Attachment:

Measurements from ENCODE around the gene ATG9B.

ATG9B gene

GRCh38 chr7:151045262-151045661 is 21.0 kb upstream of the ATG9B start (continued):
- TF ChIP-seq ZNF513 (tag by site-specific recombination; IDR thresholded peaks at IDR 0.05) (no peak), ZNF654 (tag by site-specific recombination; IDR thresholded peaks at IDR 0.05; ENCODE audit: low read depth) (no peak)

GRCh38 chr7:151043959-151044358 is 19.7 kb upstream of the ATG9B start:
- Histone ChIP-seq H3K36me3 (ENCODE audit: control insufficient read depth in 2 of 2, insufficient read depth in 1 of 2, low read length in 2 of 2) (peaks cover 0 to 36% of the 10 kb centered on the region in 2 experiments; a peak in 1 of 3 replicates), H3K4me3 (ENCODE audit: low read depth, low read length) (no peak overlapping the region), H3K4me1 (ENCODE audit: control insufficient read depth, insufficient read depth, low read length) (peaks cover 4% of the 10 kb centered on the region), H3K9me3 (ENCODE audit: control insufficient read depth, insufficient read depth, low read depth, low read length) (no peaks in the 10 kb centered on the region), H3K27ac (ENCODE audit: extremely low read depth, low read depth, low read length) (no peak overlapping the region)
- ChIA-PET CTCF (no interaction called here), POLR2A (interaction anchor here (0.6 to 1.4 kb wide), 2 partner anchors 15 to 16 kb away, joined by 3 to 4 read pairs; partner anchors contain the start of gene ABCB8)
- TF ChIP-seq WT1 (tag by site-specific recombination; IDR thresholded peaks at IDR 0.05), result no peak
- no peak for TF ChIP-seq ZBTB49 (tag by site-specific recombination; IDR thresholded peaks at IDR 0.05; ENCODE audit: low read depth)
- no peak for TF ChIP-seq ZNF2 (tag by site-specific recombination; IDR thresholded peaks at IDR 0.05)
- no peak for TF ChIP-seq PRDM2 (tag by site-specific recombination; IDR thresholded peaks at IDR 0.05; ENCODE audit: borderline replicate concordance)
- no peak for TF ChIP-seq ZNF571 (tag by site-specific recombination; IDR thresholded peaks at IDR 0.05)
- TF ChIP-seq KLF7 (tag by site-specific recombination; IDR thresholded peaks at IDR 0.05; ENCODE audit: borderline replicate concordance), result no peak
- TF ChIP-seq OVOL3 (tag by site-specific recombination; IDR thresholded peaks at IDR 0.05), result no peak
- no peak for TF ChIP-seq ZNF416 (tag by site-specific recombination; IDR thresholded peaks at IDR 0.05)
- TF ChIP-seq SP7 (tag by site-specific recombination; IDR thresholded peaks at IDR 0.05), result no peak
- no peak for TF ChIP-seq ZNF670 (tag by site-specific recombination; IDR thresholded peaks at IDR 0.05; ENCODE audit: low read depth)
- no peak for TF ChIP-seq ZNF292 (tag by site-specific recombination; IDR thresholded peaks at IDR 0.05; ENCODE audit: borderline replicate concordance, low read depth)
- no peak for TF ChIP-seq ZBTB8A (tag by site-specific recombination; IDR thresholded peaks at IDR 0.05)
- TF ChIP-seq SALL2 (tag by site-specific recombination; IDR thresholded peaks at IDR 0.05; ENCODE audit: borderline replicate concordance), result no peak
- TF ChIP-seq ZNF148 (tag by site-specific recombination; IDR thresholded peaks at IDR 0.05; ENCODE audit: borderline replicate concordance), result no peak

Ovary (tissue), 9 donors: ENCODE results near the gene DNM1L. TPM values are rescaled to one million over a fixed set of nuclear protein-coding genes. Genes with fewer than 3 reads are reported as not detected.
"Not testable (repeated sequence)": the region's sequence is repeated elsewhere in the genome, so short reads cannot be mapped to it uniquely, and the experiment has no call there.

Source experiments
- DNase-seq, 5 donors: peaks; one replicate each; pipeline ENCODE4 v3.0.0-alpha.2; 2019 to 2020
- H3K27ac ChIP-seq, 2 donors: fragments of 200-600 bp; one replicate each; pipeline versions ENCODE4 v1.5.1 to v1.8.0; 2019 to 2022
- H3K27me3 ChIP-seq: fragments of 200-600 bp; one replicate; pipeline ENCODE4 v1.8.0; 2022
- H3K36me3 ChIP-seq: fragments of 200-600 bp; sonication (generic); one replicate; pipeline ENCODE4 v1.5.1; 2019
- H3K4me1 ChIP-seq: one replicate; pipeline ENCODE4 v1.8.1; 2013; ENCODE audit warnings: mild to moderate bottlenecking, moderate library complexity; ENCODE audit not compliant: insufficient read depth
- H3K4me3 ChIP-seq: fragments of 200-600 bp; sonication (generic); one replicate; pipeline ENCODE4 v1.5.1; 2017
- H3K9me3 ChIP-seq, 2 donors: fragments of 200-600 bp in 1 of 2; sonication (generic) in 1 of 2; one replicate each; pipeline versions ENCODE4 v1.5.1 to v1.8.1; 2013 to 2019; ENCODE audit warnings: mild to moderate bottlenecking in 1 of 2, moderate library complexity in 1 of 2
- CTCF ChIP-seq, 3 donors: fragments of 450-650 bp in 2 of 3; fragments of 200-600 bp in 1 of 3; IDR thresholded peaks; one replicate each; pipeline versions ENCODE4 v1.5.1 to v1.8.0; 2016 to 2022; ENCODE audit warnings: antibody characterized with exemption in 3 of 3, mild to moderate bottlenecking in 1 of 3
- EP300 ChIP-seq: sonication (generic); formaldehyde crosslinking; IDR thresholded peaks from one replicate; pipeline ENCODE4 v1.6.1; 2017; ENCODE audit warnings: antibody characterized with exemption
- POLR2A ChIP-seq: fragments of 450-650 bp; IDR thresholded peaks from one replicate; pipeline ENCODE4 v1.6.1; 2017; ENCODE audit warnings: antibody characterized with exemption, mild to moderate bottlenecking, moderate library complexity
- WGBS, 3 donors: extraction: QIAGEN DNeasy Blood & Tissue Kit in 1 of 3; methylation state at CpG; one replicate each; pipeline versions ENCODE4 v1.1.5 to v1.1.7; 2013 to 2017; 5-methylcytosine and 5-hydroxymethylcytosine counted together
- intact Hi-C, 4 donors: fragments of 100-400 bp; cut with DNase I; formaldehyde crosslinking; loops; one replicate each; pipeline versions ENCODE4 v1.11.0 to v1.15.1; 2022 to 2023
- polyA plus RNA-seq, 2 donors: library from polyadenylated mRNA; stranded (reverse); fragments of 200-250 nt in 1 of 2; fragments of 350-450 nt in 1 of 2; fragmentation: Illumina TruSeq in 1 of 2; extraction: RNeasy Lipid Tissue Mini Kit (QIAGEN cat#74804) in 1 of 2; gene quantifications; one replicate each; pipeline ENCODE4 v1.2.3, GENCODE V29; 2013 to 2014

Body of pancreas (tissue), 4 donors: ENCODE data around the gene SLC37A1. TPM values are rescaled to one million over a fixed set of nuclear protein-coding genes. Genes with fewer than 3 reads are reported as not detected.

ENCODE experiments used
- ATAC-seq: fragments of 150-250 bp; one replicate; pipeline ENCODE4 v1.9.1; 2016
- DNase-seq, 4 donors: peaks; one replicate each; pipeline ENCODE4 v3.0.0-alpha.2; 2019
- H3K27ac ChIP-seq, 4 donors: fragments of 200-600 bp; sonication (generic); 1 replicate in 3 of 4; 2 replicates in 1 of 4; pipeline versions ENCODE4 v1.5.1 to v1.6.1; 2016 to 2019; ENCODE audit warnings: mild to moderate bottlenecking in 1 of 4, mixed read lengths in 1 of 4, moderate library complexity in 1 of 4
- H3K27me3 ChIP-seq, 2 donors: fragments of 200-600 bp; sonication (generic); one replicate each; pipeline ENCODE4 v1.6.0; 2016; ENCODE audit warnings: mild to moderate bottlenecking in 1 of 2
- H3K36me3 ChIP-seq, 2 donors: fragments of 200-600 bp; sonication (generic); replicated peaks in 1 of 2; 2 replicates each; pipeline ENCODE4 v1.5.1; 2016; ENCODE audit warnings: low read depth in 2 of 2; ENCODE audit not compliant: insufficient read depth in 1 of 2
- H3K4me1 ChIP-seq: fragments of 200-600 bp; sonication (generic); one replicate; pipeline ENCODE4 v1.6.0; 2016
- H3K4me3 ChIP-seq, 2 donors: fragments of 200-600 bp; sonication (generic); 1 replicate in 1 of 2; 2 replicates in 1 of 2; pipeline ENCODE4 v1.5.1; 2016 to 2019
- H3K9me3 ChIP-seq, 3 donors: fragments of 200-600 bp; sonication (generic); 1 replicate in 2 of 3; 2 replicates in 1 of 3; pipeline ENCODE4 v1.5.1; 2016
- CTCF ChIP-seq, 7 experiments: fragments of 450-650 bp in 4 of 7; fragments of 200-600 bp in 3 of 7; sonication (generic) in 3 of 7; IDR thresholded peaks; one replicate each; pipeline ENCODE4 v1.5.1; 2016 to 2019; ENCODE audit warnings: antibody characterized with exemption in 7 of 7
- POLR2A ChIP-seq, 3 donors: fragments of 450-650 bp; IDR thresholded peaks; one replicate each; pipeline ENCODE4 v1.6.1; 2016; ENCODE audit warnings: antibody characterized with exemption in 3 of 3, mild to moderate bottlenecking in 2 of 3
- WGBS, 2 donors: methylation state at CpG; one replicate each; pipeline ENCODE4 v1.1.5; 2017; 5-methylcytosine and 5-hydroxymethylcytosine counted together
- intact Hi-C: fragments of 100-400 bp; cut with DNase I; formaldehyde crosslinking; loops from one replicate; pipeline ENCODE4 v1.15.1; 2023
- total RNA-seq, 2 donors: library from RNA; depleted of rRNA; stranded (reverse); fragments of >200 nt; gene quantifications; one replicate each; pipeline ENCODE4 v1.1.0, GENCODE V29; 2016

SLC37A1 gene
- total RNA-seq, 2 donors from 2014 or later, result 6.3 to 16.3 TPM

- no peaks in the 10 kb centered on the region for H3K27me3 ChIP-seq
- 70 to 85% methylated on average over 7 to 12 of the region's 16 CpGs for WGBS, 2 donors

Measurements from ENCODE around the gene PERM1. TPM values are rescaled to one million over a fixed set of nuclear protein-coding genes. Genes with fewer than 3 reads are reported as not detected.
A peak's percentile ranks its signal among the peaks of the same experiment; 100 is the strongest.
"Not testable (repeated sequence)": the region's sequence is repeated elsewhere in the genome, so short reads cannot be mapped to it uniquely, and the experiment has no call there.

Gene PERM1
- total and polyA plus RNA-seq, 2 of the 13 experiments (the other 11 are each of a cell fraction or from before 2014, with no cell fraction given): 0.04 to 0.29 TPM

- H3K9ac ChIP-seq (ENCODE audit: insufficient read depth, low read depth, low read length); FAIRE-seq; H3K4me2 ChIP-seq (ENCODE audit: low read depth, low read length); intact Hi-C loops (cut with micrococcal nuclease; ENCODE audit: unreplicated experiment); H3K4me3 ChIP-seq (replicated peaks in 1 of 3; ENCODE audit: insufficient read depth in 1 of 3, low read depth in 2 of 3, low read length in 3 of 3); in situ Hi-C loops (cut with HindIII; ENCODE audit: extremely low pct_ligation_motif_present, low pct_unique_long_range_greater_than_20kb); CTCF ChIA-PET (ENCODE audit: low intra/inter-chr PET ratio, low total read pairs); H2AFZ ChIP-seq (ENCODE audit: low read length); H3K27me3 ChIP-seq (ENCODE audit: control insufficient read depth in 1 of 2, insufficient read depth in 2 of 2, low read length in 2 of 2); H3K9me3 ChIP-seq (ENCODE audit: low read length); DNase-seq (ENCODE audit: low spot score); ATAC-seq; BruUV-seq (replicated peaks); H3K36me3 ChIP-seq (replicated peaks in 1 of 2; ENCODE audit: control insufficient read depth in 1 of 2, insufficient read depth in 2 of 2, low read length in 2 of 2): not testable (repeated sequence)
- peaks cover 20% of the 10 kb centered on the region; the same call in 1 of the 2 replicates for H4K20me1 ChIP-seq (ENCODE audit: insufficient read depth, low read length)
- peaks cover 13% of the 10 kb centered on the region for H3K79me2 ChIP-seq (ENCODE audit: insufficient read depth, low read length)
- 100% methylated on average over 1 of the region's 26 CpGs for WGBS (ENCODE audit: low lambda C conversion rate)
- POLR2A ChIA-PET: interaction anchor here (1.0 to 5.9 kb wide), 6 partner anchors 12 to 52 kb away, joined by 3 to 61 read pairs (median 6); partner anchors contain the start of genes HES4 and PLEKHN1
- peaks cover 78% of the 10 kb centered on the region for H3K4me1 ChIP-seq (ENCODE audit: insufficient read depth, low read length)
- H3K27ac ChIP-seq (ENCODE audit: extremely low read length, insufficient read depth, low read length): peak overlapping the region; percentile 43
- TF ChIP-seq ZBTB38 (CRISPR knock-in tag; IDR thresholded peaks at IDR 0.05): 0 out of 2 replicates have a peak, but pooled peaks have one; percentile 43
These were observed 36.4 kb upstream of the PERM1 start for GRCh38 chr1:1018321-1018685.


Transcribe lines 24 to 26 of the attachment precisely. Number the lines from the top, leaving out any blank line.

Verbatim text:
Source experiments
- DNase-seq, 5 donors: peaks; one replicate each; pipeline ENCODE4 v3.0.0-alpha.2; 2019 to 2020
- H3K27ac ChIP-seq, 2 donors: fragments of 200-600 bp; one replicate each; pipeline versions ENCODE4 v1.5.1 to v1.8.0; 2019 to 2022